Happy Birthday Gertrude Ederle!
On October 23, 1905 Gertrude Ederle entered the world. Her parents, Henry and Anna, were German immigrants that owned a butcher shop in the Upper West Side of Manhattan. Her family owned a small cottage in New Jersey, where the Ederle family spent most summers. Gertrude would spend her summers swimming in the Atlantic Ocean, and when back in the city would find any public pool available. It is said that she was once caught swimming in horse troughs!
Ederle had measles as a child that caused slight hearing loss. Doctors warned that she should stay out of water because of the potential worsening of her hearing but after attending a swimming exhibition at Jersey Shore club Ederle was hooked. Ederle’s older sister Meg was one of her biggest supporters. Meg would fill out and send in entry forms even after Ederle began swimming competitively. Having the support of family can be so crucial when following one’s dreams.
Ederle would need that continued support when she left school as a teenager to continue swimming competitively and join the Women’s Swimming Association. It was not long before Ederle was setting new national time records in events. Ederle was coached by Louis de Breda Handley of Australia. Ederle was,
“one of Handley’s first protégés. So proficient was she with his six-beat crawl that he encouraged her to perfect an eight-beat version, where she kicked her legs four times each time she brought an arm forward. There are swimmers today who cannot make the jump from six to eight.”
When she was just 16 she competed in the 1922 Joseph P. Day Cup and out-swam all of the other competitors in the 3.5 mile swim. Two years later, in 1924, Ederle swam at the Olympic games in Paris. Led by coach Charlotte Epstein, the founder of the Women’s Swimming Association, Ederle’s relay team took home the gold, and Ederle herself won two bronze medals for freestyle races.
In 1925, Ederle started training to swim the full 21 miles across the English Channel.Five male swimmers and crossed the channel but Ederle was determined to be the first woman. On her first attempt she was disqualified for a silly technicality. But on August 6th, 1926, her second attempt she found success,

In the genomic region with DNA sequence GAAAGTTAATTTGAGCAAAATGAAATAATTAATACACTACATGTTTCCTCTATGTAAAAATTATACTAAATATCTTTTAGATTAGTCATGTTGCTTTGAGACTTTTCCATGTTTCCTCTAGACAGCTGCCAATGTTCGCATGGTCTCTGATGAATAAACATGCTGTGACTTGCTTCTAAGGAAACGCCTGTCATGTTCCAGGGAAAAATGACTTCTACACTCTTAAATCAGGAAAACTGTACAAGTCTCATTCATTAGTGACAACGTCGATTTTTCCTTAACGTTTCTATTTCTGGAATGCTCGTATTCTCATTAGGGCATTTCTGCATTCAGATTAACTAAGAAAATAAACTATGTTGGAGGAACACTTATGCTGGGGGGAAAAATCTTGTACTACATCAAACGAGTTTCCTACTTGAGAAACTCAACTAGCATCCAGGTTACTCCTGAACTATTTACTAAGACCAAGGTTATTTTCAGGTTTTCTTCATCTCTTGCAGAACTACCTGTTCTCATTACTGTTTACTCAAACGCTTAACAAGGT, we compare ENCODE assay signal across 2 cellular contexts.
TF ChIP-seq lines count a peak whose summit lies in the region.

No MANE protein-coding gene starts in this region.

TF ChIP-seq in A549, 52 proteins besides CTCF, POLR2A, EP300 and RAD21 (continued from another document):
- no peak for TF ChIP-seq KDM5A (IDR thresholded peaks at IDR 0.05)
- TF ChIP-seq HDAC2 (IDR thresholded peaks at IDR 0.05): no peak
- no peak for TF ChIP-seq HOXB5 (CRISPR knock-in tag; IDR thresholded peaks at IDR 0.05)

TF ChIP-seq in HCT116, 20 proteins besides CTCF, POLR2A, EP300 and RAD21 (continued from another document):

“She started at Cape Gris-Nez on the French coast, wearing a two-piece bathing suit with goggles and a swim cap. She coated her body with lanolin as protection from jellyfish stings and the water’s cold temperature. Once Ederle entered the water, her progress through rough waves and powerful currents was supervised by a tugboat that sailed nearby, carrying her trainer T.W. Burgess and her family members. She arrived on shore at Kingsdown, England, after 14 hours and 31 minutes, beating the record set by the previous male channel swimmers.”
Ederle became a celebrity. She was America’s “Queen of the waves”, receiving praise from President Calvin Coolidge and New York Mayor Jimmy Walker. She began touring and giving swimming demonstrations across the nation. Ederle injured her back in 1933, rendering her unable to compete. But she continued to be a part of the swimming world for the remainder of her life. Ederle was a swimming instructor at the Lexington School for the Deaf. She would eventually go deaf later in life, after struggling with her hearing all through life. At the age of 98, Ederle passed in 2003. You can still visit the Gertrude Ederle Recreation Center on the Upper West Side of Manhattan. Ederle fought hard to prove herself in a male-dominated athletic world, something many women are still trying to do. She is an inspiration for us all!
Happy Birthday Gertrude Ederle!